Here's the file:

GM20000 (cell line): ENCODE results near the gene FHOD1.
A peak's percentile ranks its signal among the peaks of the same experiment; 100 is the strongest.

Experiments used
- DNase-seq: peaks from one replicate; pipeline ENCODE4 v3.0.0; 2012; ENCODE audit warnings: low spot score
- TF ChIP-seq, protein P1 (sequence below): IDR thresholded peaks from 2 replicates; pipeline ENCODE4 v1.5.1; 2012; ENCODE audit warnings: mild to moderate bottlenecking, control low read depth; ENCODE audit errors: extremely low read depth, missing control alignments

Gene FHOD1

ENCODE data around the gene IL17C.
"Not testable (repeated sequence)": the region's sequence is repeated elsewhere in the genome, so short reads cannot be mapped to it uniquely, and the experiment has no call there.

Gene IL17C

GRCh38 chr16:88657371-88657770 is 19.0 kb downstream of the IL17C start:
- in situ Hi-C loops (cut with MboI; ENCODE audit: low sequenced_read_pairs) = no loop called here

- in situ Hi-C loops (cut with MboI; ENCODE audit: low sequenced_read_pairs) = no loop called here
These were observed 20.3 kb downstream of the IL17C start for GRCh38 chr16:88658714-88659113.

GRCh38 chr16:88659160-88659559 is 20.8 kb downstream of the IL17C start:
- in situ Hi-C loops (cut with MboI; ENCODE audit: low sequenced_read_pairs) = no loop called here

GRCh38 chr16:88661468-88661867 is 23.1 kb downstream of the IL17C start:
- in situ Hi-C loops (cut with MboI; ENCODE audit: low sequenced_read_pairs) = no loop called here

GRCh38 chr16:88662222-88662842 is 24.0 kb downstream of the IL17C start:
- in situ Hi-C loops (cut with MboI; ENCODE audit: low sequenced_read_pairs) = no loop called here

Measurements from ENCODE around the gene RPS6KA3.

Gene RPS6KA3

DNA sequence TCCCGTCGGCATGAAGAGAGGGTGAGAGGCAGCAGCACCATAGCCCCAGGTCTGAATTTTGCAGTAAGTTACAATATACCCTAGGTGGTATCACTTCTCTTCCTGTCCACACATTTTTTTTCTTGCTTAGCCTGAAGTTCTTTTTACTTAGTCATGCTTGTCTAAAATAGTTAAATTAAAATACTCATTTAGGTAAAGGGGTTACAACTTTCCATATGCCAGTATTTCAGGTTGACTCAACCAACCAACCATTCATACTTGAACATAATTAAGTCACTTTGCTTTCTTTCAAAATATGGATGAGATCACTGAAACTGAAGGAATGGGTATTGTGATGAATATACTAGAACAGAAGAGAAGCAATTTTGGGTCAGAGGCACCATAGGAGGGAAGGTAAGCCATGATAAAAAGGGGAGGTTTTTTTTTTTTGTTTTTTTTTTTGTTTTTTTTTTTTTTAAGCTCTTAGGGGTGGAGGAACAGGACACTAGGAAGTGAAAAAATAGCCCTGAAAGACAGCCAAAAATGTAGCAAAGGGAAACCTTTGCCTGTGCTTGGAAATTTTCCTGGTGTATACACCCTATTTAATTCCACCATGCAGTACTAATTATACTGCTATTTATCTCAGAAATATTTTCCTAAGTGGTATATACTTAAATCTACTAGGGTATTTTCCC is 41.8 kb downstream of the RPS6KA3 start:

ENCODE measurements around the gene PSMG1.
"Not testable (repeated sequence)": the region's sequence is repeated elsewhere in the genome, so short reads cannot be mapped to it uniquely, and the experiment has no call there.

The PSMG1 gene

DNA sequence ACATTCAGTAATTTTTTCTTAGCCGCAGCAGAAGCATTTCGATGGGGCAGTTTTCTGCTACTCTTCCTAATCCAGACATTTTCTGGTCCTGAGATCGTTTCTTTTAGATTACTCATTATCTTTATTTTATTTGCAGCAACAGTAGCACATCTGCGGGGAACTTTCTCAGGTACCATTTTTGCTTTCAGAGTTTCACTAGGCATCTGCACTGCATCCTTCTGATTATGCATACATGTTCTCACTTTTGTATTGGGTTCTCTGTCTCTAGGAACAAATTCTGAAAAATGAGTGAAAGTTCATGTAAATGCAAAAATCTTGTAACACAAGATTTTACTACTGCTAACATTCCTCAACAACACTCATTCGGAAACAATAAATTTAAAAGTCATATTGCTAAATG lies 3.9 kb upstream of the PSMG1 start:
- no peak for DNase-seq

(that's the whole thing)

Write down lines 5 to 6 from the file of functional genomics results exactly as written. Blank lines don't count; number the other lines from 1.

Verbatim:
- TF ChIP-seq, protein P1 (sequence below): IDR thresholded peaks from 2 replicates; pipeline ENCODE4 v1.5.1; 2012; ENCODE audit warnings: mild to moderate bottlenecking, control low read depth; ENCODE audit errors: extremely low read depth, missing control alignments

Gene FHOD1